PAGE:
The Patriarchs of the Woods

The monumental trees within the woods of the Presidential Estate of Castelporziano


Natural pool, Castelporziano Presidential EstateQuirinale Palace

Over the last 10 years, growing attention to environmental problems and nature conservation has contributed to a greater commitment to safeguarding ancient trees, which constitute an important component of the landscape of Italy.

There are 12 billion trees in Italy, not counting those scattered throughout fields, large and small.

Cork oak, Castelporziano Presidential EstateQuirinale Palace

There are some among these that have reached an exceptional size over the centuries, defying adverse climatic conditions, damage caused by animals, and the carelessness of humans.

Monumental tree in the woods of Castelporziano Presidential estateQuirinale Palace

There are a few thousand specimens dispersed throughout different areas that have a high esthetic, cultural, and natural value, and that are an expression of not only the biodiversity of the countryside, but also the history of populations from the Roman period to the present day.

Natural pool, Castelporziano Presidential EstateQuirinale Palace

Some majestic examples may also be found within the woods of Castelporziano. Twenty-four monumental trees have been surveyed and included within the official register at the Ministry of Agricultural, Food, and Forestry Policy.

Arboreal phyllirea in the Strada Selciatella areaQuirinale Palace

The estate's former function as a game reserve has also contributed to the preservation of many specimens.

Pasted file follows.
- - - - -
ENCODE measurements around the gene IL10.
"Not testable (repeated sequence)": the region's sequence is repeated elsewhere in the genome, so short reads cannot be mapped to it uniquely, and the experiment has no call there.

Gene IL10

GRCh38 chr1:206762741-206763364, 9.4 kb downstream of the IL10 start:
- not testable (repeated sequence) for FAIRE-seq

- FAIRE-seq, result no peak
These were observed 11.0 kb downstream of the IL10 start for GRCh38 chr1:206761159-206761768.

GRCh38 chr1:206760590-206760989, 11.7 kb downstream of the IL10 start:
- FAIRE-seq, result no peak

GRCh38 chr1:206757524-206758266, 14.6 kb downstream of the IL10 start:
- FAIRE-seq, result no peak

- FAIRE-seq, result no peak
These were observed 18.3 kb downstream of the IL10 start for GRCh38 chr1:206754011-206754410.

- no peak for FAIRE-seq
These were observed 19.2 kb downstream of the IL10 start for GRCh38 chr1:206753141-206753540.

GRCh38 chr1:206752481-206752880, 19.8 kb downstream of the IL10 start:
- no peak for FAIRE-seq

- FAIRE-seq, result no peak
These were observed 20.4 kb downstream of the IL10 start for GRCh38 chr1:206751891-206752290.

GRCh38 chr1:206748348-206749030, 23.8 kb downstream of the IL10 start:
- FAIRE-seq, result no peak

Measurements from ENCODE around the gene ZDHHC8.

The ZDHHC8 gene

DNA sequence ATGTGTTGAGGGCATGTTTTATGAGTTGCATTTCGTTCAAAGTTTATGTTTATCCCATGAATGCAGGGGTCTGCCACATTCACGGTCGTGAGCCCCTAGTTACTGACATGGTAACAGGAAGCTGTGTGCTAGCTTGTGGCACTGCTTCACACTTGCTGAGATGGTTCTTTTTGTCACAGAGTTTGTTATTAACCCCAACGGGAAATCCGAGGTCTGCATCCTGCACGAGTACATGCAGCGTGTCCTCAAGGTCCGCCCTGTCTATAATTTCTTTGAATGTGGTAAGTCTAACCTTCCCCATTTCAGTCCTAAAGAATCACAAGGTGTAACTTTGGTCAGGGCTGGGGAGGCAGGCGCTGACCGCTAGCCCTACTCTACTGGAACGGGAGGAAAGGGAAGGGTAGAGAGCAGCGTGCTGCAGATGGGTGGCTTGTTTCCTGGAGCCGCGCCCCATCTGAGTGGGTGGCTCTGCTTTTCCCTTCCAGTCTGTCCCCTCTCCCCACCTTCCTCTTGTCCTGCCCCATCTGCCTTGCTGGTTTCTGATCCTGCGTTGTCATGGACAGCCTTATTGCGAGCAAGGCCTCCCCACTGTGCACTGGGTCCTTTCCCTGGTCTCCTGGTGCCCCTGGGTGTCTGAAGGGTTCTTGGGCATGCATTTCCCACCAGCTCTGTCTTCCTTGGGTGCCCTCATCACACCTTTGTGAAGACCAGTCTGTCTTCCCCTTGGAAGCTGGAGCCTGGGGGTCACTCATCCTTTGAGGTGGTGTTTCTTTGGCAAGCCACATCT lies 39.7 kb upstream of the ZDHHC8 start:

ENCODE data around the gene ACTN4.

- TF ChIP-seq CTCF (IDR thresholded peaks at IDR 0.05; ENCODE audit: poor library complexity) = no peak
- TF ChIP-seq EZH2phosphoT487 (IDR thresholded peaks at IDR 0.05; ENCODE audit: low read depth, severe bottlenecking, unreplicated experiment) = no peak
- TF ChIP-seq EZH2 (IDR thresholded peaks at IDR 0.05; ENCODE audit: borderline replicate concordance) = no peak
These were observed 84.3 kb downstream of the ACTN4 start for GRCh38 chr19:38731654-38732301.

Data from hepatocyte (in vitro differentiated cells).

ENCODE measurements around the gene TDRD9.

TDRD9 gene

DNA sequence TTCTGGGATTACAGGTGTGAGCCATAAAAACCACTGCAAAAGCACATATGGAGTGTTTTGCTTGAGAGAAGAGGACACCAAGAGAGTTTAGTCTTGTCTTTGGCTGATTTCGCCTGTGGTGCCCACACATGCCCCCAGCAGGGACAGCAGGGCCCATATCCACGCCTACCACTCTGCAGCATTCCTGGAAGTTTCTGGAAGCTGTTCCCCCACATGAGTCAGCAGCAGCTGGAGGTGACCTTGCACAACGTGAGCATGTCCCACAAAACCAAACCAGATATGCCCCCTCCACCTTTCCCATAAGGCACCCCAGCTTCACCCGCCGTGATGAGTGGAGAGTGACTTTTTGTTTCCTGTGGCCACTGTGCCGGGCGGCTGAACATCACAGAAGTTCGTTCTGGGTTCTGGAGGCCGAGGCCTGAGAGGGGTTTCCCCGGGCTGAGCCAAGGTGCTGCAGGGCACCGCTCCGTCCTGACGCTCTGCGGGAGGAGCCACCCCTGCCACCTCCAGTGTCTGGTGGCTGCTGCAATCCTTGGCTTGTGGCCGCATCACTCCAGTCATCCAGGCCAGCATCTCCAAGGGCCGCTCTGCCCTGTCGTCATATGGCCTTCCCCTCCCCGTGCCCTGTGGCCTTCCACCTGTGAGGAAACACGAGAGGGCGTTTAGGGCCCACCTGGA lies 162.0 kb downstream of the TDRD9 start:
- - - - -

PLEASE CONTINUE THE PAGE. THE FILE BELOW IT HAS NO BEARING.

Oak tree, Castelporziano Presidential EstateQuirinale Palace

In the past, in order to ensure nourishment for animals of interest to hunters, particular attention was paid to the safeguarding of trees that produced berries, fruit, and acorns.

Cork in the Capocotta areaQuirinale Palace

A forestry environment was therefore preserved that was rich in centuries-old specimens, which were difficult to observe elsewhere.

Holm oak in the Capocotta areaQuirinale Palace

The monumental trees within the Castelporziano protected area are great representatives of natural and countryside heritage, and, as such, are featured within botanical/forestry itineraries created to enable visitors to the Estate to get close to these ancient specimens and get to know them.

To this end, the patriarchs of the woods have been inventoried in order to take note of the most imposing specimens.

Detail of trunk of monumental treeQuirinale Palace

The trees and shrubs considered monumental are those of greatest botanical and forestry importance, which present exceptional dimensions, particular shapes, historical/cultural interest, esthetic value, and belong to species deemed to be rare for the environment being studied.

Cork in the Capocotta areaQuirinale Palace

The green patriarchs exercise a strong attraction: each of them is unique and exclusive, and inspires a reverential respect. Direct observation is also extremely useful for the purposes of the environmental education of young people.

The opportunity to be able to get close to some of these trees within an almost entirely natural context, and to be able to visually appreciate their grandeur and majesty, arouses amazement and wonder at their exceptional size and centuries-old age.